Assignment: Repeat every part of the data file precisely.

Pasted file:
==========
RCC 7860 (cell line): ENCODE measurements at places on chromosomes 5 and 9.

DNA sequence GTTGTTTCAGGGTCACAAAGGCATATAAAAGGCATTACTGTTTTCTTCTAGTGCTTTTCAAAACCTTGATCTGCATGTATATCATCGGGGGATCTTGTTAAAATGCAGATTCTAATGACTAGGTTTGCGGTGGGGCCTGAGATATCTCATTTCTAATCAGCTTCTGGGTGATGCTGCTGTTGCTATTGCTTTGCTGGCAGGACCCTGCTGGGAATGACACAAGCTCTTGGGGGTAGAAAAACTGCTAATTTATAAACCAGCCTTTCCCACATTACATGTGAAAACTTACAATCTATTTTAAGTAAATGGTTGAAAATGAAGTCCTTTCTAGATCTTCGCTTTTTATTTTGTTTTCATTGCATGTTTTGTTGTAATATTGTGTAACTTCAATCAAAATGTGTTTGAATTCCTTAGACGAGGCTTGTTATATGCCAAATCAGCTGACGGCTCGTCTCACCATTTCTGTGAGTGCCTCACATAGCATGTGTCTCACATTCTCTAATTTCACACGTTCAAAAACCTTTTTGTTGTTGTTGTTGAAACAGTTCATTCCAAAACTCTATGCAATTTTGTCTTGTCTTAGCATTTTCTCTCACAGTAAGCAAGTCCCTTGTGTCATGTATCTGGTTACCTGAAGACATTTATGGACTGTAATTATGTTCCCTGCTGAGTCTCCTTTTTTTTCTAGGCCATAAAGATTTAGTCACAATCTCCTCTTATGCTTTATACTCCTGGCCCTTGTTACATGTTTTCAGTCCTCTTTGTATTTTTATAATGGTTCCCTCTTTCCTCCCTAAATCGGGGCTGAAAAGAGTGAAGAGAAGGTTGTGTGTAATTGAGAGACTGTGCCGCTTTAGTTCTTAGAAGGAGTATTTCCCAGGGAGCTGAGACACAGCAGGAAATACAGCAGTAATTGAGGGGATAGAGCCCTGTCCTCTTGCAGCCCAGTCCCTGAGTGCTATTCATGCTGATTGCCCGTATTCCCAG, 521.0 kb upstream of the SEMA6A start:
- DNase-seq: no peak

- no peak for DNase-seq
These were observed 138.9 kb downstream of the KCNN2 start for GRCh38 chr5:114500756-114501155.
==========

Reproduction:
RCC 7860 (cell line): ENCODE measurements at places on chromosomes 5 and 9.

DNA sequence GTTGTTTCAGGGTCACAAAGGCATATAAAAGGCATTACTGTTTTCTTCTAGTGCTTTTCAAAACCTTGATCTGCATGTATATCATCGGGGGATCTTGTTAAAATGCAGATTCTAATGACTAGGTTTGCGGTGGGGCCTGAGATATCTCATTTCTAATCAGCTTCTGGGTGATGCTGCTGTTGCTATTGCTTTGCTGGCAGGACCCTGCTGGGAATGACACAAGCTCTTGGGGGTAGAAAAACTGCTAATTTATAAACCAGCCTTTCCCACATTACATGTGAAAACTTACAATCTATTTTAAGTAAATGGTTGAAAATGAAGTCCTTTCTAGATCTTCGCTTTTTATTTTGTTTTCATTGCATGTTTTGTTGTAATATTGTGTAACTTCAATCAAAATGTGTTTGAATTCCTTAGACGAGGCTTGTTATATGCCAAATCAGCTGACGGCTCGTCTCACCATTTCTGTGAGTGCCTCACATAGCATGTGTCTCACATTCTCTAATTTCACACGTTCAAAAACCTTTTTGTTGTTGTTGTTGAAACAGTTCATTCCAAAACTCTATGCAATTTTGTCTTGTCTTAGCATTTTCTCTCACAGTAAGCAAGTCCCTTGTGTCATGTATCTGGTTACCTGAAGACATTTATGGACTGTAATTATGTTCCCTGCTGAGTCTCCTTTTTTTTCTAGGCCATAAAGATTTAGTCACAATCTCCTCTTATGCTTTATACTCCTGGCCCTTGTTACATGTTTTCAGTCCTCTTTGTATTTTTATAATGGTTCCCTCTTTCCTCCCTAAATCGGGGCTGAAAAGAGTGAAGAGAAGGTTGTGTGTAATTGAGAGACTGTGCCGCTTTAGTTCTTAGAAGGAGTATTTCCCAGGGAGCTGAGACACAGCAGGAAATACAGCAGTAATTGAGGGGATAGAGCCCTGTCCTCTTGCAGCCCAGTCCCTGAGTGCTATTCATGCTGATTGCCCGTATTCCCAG, 521.0 kb upstream of the SEMA6A start:
- DNase-seq: no peak

- no peak for DNase-seq
These were observed 138.9 kb downstream of the KCNN2 start for GRCh38 chr5:114500756-114501155.